The Eastern European geo-political climate around 1990 was tensed and bound for fundamental change. All communist countries, including China, were impacted by the decay of the Soviet Union as a super-power, which culminated with the dismantling of the Iron Curtain, officially ratified in 1991.
A series of civil protests also contributed to the collapse of communism in each of these countries. However, the Romanian Revolution stands apart by being the only one which took a violent turn while overthrowing a communist regime, as well as by remaining enshrouded in mystery even after 25 years, as to what actually happened on military and political levels during its course.
A COMMUNIST OASIS WITHIN A COMMUNIST LANDSCAPE
Romania started making a difference in the Eastern Bloc after Nicolae Ceausescu rose to power and slowly began to take distance from the grip of the USSR. It all became too obvious with the end of the 1968 Prague Spring, when Russian forces invaded Czechoslovakia, an event thoroughly condemned by Ceausescu, who labeled the invasion as a “great mistake, a big danger for the peace in Europe”.
In the following years, Romania remained an enclosed state for its people, much like any other communist country at that time, while thriving on foreign economic relations with the Western World. It was the only USSR member which established ties with the United States, a fact publicly acknowledged with Richard Nixon’s visit in Bucharest in August 1969.
THE 1980s: GROUNDS FOR COLLAPSE
Ceausescu’s cult of personality and his ambition to pay off all of Romania’s external debt took a significant toll on the living conditions of the people. The 80s were marked by severe access limitations to food, energy and, most of all, information. Romanians were living under the fear of the ever watchful eyes of the Securitate, which was nothing short of a NKVD spin-off, much like Orwell’s 1984, where anyone could be a state enemy and anyone could be an informer for the Securitate.
The first spark of public discontent was the 1987 Brasov Rebellion, where thousands of workers went on an unorganized protest against poor living conditions and delayed salary pay. The revolt lasted only a few hours, until local militia and Securitate forces quickly intervened and arrested most of the protesters. Another notable protest was conducted by painter Liviu Babes, who committed public suicide on a ski track in 1989, trying to let foreign tourists know of the abuses Romanians were subjected to by the regime. Needless to say, no news about any of these events were reported in the highly censored Romanian press.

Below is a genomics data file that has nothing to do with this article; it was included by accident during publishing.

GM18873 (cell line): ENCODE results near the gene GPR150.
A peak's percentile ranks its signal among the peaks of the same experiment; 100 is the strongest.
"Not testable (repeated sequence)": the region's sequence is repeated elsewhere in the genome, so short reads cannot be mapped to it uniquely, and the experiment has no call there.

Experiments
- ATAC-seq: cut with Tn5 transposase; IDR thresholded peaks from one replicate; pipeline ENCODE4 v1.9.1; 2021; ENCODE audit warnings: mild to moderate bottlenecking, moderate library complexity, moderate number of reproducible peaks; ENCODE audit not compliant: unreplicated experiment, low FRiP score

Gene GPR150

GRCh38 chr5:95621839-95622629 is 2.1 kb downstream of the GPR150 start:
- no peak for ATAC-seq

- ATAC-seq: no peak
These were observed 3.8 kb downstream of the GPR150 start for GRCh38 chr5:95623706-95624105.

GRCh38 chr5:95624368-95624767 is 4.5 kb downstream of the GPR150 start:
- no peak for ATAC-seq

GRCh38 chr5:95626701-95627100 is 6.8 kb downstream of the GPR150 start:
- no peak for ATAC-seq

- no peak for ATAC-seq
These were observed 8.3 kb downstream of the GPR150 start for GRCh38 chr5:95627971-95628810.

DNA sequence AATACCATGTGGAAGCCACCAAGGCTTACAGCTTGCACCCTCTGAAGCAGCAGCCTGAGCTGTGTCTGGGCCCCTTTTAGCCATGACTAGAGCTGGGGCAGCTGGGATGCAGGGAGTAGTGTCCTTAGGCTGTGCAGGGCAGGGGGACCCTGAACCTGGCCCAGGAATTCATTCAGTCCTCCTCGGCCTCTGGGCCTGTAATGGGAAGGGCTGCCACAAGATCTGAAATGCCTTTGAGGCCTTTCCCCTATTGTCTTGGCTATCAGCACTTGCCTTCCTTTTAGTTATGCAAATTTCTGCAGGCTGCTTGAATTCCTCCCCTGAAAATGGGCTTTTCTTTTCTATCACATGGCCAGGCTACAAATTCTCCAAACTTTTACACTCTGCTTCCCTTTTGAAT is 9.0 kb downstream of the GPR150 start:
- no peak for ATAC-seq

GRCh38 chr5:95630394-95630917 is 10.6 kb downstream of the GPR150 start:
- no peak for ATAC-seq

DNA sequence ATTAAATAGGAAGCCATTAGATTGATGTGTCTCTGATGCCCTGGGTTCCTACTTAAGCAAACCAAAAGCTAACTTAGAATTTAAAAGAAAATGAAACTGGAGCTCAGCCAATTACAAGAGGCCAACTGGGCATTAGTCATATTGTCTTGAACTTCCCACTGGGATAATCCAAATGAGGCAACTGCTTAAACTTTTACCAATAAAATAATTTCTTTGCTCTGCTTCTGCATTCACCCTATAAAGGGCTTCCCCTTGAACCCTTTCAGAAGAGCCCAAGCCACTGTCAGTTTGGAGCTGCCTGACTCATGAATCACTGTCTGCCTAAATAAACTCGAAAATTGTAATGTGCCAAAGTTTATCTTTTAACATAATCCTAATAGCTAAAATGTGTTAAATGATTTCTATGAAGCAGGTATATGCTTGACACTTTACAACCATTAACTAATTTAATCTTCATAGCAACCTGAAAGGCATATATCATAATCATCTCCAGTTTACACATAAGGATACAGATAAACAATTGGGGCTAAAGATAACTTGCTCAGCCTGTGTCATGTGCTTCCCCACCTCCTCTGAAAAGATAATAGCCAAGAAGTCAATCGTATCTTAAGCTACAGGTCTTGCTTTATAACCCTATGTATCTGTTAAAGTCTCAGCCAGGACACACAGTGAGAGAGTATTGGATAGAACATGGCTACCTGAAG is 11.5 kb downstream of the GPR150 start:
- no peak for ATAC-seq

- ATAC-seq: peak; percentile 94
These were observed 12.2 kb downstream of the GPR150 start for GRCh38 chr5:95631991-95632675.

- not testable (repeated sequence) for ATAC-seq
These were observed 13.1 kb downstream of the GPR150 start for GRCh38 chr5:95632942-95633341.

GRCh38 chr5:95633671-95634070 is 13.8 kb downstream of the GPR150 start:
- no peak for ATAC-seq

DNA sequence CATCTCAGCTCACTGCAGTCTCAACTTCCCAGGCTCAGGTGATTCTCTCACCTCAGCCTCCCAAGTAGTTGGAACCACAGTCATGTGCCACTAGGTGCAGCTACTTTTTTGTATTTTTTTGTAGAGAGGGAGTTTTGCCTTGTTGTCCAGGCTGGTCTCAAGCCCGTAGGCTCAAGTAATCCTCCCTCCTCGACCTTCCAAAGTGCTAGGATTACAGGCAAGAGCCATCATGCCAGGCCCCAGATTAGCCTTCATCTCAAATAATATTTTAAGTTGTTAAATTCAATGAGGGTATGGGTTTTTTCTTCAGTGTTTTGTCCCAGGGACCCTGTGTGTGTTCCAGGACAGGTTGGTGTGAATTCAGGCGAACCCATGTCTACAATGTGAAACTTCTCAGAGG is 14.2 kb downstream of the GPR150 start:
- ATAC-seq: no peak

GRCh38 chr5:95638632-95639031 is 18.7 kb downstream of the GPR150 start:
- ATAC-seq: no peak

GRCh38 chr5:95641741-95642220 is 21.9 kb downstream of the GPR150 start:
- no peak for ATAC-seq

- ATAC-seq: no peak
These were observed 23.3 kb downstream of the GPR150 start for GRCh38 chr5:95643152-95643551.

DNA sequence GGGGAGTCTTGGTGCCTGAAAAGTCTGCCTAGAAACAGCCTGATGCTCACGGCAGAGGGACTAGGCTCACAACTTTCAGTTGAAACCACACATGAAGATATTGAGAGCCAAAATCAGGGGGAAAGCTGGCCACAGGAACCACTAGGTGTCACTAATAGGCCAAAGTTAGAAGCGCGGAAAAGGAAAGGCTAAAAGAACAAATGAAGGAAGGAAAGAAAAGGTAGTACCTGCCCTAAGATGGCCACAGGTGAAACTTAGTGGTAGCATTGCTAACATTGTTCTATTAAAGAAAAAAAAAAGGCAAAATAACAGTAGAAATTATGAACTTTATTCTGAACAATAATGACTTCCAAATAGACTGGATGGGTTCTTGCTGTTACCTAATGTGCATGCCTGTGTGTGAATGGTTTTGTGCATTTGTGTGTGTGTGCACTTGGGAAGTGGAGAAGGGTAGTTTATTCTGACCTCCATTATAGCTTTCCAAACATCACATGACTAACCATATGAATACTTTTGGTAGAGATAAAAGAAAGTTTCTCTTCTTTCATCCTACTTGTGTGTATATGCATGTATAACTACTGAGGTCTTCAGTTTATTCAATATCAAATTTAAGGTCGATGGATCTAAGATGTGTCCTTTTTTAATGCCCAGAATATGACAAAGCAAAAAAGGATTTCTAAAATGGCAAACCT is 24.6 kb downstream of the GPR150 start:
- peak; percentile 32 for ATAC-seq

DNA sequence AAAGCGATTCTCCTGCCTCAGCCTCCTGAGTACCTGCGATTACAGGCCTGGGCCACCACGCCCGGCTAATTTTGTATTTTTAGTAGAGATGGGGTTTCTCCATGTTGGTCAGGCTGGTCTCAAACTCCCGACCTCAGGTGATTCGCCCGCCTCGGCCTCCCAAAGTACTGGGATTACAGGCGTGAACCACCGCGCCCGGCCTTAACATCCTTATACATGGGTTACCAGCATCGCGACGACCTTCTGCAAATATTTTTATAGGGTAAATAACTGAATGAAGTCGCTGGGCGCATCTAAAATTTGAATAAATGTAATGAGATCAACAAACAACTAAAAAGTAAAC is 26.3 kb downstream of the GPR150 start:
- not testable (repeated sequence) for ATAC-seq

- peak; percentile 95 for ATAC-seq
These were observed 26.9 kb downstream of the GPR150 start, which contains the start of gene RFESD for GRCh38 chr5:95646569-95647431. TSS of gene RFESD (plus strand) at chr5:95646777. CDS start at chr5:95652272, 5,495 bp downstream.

AN EVER-QUESTIONED BLOODY REVOLUTION
Stimulated by Gorbachev’s openness doctrine (glasnost and perestroika), a vibe of political change at the beginning of 1989 began to take hold of the Eastern European countries, starting with Poland and Hungary. One by one, each communist regime had been peacefully overthrown.
In the case of Romania, aspirations for change took a completely different turn. Being politically distanced from the rest of the Soviet Union for many years, the Romanian dictatorship remained immune to the wave of changes that Gorbachev imposed, thus being unsympathetic to the people’s pleas.
In December 1989 protests started in Timisoara and quickly disseminated throughout other major cities, including Bucharest. Military forces were asked to intervene by force, civilians got hold of guns and ammunition, the security did its best to confuse the protesters and, in the end, the generated chaos resulted in over a thousand deaths and several thousands injured. Ceausescu was quickly captured, tried and executed on Christmas Day.
Despite hundreds of books written on this subject and hours of filmed footage, after 25 years since the Romanian Revolution, it is still unclear as to whether it was a highly organized coup or a genuine revolution, as well as if the ones shooting protesters were Securitate (security) agents or just other protesters.